Bottom 10% Performers - Total Yards

6.7

6.0

Bottom 10% Performers - Avg. Yards / Play

4.0

8.3

Bottom 10% Performers - Touchdowns

4.5

7.9

Bottom 10% Performers - Avg. Yards / Game

4.5

7.8

 
It seems as if the top decile performances more or less speak for themselves in terms of having a defense that doesn’t give up big plays and can make crucial stops – these elements are, on average, worth about three wins above the division mean. As you may expect, on defense, the bottom decile performances in total yards still harbor the potential to produce decent seasons. Indeed, in this group, you have bowl-eligible teams like UCLA, Baylor, Lousiana Tech and Toledo, so having a defense that surrenders yards in bulk doesn’t mean we won’t see you in December. Of course, that won’t shock anyone, but here’s some statistical confirmation of that. Where it seems to hurt the most among bottom decile performances is when you combine surrendering yards in bulk with giving up bigger plays and allowing more touchdowns on top of that.

Actually, you can see this in terms of average yards per play right here:

 

AVERAGE YARDS - RANGE

AVG. WINS

AVG. LOSSES

max-6.5

3.6

8.7

6.49-6.0

4.8

7.5

5.99-5.5

5.8

6.8

5.49-5.0

8.2

4.7

4.99-4.5

8.9

4.2

4.49-min.

10.3

3.0

 
Here are the average records for teams either one standard deviation above or below the division mean:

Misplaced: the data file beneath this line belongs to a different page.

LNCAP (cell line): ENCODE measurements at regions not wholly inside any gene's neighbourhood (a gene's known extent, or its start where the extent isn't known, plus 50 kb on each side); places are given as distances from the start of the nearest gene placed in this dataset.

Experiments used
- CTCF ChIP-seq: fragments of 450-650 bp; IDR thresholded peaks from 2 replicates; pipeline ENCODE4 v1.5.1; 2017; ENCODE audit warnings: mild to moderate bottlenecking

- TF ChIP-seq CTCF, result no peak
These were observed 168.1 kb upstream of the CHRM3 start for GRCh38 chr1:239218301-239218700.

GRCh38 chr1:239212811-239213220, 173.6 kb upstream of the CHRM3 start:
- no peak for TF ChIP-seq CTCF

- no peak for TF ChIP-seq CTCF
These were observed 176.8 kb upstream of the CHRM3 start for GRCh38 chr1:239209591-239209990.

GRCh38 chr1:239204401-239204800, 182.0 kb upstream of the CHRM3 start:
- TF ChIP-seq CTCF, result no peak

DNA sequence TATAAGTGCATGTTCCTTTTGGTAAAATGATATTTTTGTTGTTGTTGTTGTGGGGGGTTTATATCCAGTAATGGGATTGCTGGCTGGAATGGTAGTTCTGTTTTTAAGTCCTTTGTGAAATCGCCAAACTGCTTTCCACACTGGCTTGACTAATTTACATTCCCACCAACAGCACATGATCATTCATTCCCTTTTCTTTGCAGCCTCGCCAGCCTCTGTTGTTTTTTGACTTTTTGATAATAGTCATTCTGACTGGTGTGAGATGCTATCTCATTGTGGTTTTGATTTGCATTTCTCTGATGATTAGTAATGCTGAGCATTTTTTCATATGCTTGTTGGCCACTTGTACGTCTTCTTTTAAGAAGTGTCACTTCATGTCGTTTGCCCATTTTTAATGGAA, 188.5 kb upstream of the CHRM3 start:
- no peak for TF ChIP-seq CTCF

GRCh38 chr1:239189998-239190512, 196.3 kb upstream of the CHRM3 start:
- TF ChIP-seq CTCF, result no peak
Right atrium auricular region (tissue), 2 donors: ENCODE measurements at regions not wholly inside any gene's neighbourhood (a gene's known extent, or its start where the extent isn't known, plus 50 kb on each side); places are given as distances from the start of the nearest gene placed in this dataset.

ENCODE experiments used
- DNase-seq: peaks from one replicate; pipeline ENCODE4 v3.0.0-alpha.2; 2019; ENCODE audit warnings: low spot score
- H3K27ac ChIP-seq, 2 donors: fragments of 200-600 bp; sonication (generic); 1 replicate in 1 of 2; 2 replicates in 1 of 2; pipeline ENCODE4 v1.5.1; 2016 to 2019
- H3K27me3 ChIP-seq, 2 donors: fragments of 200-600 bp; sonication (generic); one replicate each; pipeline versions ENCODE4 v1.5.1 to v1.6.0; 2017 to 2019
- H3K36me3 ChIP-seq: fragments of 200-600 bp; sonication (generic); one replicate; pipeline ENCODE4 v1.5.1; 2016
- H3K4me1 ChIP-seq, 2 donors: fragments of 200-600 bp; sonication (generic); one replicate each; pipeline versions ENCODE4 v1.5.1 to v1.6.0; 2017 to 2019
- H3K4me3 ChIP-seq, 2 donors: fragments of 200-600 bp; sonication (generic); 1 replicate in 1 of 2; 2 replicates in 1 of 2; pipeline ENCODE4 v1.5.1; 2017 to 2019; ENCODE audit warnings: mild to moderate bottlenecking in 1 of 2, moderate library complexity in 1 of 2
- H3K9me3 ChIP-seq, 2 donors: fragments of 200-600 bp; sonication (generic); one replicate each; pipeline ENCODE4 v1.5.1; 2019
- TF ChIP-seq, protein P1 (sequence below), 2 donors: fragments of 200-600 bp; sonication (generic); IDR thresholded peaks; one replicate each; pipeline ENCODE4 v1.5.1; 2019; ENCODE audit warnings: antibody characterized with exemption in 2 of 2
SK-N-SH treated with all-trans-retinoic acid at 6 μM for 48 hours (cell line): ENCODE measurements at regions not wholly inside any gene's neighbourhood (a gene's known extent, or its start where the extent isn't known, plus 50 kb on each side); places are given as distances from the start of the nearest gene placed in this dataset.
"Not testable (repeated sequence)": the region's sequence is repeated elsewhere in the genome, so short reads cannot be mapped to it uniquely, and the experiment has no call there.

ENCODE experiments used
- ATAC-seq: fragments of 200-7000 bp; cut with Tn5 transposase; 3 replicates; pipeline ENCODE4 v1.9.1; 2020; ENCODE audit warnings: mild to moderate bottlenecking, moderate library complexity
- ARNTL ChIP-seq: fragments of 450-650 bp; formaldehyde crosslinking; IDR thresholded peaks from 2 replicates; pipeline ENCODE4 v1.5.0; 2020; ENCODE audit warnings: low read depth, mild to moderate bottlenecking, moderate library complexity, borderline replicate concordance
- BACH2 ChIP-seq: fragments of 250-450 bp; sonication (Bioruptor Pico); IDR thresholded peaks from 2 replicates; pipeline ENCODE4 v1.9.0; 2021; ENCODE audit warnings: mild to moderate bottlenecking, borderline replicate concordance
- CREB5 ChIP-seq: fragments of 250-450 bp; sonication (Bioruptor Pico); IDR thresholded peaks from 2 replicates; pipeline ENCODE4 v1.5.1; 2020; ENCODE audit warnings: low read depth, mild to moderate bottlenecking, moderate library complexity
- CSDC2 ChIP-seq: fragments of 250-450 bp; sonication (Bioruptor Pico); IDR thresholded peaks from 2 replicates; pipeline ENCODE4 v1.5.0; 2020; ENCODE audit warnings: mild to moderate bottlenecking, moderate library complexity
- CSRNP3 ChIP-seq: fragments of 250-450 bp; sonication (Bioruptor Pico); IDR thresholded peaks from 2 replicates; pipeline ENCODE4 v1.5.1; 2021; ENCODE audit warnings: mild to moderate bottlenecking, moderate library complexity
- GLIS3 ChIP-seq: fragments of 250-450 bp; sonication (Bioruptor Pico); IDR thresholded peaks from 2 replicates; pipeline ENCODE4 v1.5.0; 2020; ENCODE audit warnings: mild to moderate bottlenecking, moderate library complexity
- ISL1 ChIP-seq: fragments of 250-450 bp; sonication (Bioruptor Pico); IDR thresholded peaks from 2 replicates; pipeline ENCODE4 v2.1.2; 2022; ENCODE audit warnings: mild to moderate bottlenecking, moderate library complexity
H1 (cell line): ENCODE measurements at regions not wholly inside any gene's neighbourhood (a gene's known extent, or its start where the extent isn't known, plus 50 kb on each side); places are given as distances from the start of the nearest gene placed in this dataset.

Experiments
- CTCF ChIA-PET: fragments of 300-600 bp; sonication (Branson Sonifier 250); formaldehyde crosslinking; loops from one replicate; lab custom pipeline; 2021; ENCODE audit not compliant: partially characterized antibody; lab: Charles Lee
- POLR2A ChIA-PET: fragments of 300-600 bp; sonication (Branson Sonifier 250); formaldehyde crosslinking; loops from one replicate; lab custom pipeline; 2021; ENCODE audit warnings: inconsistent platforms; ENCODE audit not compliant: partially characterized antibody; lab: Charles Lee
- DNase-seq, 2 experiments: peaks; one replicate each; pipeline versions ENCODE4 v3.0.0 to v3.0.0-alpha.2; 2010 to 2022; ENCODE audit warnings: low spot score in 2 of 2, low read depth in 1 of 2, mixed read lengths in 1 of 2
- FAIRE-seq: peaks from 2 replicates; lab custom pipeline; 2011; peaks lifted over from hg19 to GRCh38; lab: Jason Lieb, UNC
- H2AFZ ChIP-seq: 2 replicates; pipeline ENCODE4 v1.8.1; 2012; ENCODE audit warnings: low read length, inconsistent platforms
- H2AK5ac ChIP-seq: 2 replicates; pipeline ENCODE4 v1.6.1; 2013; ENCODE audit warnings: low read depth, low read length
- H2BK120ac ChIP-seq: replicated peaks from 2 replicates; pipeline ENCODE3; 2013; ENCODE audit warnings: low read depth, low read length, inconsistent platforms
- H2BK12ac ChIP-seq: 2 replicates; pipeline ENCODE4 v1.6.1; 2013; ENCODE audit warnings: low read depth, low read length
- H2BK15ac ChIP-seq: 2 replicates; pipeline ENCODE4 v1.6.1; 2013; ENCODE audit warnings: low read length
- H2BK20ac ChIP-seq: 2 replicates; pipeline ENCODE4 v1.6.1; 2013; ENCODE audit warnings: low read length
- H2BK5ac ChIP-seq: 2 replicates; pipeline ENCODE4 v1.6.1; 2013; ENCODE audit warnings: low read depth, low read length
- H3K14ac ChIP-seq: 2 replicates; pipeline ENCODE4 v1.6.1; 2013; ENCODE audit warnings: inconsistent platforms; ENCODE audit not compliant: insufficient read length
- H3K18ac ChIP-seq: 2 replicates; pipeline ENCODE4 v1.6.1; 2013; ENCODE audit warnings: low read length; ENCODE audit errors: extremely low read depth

AVG. WINS

AVG. LOSSES

More than 1 Std. Dev. Above Mean - Total Yards

5.5

7.2

More than 1 Std. Dev. Above Mean- Avg. Yards / Play

4.3

7.9

More than 1 Std. Dev. Above Mean - Touchdowns

4.1

8.2

More than 1 Std. Dev. Above Mean - Avg. Yards / Game

4.8

7.5

 

 

 

More than 1 Std. Dev. Below Mean - Total Yards

8.9

4.0

More than 1 Std. Dev. Below Mean - Avg. Yards / Play

9.7

3.5

More than 1 Std. Dev. Below Mean - Touchdowns

9.7

3.4

More than 1 Std. Dev. Below Mean - Avg. Yards / Game

9.0

4.1

 

 

 

More than 1 Std. Dev. Below Mean - All Metrics

9.8

3.2

More than 1 Std. Dev. Above Mean - All Metrics

3.6

8.6

 
So, the results are comparable to the top and bottom decile performances. In this, however, I included the averages for teams which excelled in all four categories and were above or below one standard deviation in all of them. For you edification, here are the first ten teams that qualified in this regard in both directions:

 

BEST

WORST

Alabama

Duke

Florida St.

Miami (OH)

BYU

Wyoming

Michigan St.

West Virginia

Florida

Toledo

Bowling Green

Idaho

Notre Dame

New Mexico St.

LSU

Eastern Mich.

Connecticut

Kansas

Rutgers

Tulane

 
I also looked at one or two other things as well. I sorted the table by national rank and then did a quick study of the average records of each of twelve ten-team tiers (i.e., 1-10, 11-20, etc…) and the results do indeed show a progression:

 

National Ranking

AVG. WINS

AVG. LOSSES

1 to 10

9.5

3.6

11 to 20

9.0

4.2

21 to 30

8.2

4.6

31 to 40

8.5

4.5

41  to 50

7.6

5.3

51 to 60

7.2

5.4

61 to 70

6.1

6.4

71 to 80

6.7

6.2

81 to 90

4.8

7.5

91 to 100

4.1

8.3

101-110

5.4

7.0

111 and below

4.8

7.4

 
It should be noted, for those who are not aware, that the rankings are determined by average yards surrendered per game, so you’re essentially looking at the progression for that as well. Things actually get a little intriguing, however, when you blow this up to total yards:

 

TOTAL YARDS